RIO DE JANEIRO – Brazilian federal police expect to take testimony from ex-President Michel Temer and his former Cabinet minister Wellington Moreira Franco on Friday, a day after both were arrested as part of the country's sprawling Car Wash corruption probe.
The probe has ensnared several top politicians and businessmen in the South American country, including former President Luiz Inacio Lula da Silva, who is currently serving a 12-year sentence.
Temer, 78, was arrested on corruption charges Thursday, with prosecutors saying that construction company Engevix paid him bribes in exchange for a contract to build a nuclear power plant in the city of Angra dos Reis in the southern part of Rio de Janeiro state.
Lawyers for the former president consider his jailing illegal and have filed two requests for his release. A federal court based in Rio de Janeiro could soon make a decision on the case.
The arrest comes at a time of considerable tension between Car Wash prosecutors and the Supreme Court. A week ago, the Supreme Court ruled that some graft investigations should be handled by electoral judges because they involve politicians who received kickbacks from companies to finance their campaigns. In ruling, some justices acknowledged that Brazil's electoral court system lacks the infrastructure and expertise to handle such big corruption cases, but expressed confidence that the gap could be bridged.
The country's top court also blocked a move that allowed a task force to manage hundreds of millions of dollars recovered from corruption scandals at state-run oil giant Petrobras.
While prosecutors and judges involved in the investigation see the imprisonment of Temer as a major win after those setbacks, others in Brazil were critical of the decision of federal judge Marcelo Bretas to arrest him.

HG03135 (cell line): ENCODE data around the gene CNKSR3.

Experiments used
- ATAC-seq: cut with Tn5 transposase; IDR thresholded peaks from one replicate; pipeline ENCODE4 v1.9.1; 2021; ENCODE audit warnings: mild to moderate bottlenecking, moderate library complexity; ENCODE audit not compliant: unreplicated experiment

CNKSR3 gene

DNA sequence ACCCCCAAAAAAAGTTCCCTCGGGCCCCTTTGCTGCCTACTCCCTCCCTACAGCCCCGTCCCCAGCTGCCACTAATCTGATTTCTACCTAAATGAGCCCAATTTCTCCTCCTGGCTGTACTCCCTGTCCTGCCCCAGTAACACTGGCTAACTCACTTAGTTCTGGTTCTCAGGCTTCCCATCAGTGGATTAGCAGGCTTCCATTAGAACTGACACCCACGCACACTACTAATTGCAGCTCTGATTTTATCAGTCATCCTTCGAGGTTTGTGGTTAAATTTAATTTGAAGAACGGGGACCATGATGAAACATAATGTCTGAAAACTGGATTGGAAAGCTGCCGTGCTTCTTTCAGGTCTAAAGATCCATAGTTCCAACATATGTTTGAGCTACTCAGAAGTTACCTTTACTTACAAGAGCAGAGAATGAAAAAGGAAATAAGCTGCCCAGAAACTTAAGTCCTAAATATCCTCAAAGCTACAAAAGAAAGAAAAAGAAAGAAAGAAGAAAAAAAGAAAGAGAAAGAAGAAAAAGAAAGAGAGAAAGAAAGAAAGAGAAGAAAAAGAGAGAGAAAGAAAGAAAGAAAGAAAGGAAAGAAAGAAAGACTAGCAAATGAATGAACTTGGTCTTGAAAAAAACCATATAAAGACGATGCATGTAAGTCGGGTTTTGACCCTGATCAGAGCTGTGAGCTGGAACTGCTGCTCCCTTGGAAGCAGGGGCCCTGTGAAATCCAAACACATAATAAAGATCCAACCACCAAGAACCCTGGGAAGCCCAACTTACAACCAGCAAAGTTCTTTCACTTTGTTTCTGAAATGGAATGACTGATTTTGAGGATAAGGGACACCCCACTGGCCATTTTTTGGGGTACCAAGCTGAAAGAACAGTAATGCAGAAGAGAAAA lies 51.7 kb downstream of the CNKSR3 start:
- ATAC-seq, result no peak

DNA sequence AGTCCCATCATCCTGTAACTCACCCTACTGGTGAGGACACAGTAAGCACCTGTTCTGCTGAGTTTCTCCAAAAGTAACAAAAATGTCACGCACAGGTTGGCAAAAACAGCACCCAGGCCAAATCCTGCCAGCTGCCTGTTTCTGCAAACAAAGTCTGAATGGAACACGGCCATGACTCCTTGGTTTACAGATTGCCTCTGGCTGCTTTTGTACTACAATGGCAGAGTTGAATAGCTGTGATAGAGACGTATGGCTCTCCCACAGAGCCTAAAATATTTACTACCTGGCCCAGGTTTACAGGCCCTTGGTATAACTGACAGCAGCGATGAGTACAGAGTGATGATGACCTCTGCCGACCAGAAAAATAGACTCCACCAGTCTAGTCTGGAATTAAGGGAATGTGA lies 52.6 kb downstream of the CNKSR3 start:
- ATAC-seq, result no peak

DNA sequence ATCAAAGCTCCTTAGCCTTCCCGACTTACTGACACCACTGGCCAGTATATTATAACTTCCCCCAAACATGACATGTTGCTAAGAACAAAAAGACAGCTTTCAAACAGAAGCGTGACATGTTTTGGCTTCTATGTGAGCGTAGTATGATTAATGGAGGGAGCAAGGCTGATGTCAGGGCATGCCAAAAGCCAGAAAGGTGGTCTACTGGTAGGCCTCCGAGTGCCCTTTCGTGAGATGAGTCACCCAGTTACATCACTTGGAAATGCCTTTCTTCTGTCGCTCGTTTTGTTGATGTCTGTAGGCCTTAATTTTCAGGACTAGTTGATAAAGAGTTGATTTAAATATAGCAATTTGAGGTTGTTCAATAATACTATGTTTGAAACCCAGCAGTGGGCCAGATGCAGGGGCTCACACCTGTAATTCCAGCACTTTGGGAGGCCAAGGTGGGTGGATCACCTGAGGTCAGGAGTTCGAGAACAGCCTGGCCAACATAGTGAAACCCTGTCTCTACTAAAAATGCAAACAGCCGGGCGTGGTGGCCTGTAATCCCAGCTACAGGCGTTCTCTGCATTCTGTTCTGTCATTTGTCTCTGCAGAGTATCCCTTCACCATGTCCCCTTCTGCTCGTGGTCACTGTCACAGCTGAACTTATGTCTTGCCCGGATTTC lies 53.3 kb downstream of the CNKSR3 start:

"Car Wash is trying to turn the focus away from the discredit it was falling into," said da Silva on Twitter Thursday night. "The (Car Wash) task force does not need pyrotechnics to survive, it needs sobriety."
Luis Henrique Machado, a law professor at IDP university in Brasilia, said the arrest of the deeply unpopular former president on "absurd grounds" appeared to be a response to recent blows by courts.
"Prosecutors and magistrates have pressured and intimidated Brazil's Supreme Court recently. That game is being played," Machado said. "It is a judicial invention that could cost all sides dearly."
Temer governed between 2016 and 2018 after his predecessor Dilma Rousseff was impeached.
His administration was clouded by corruption allegations, with Temer himself surviving two votes in Congress that would have suspended him from office and put him on trial for graft charges.
There are now 10 investigations related the former Brazilian president, who was once a discreet backroom dealmaker in Congress before he was propelled into Brazil's presidency amid a huge political and economic crisis.
Temer left office with his job approval in single digits, with many of adversaries sure that his imprisonment was imminent.
AP writer Savarese reported from Madrid.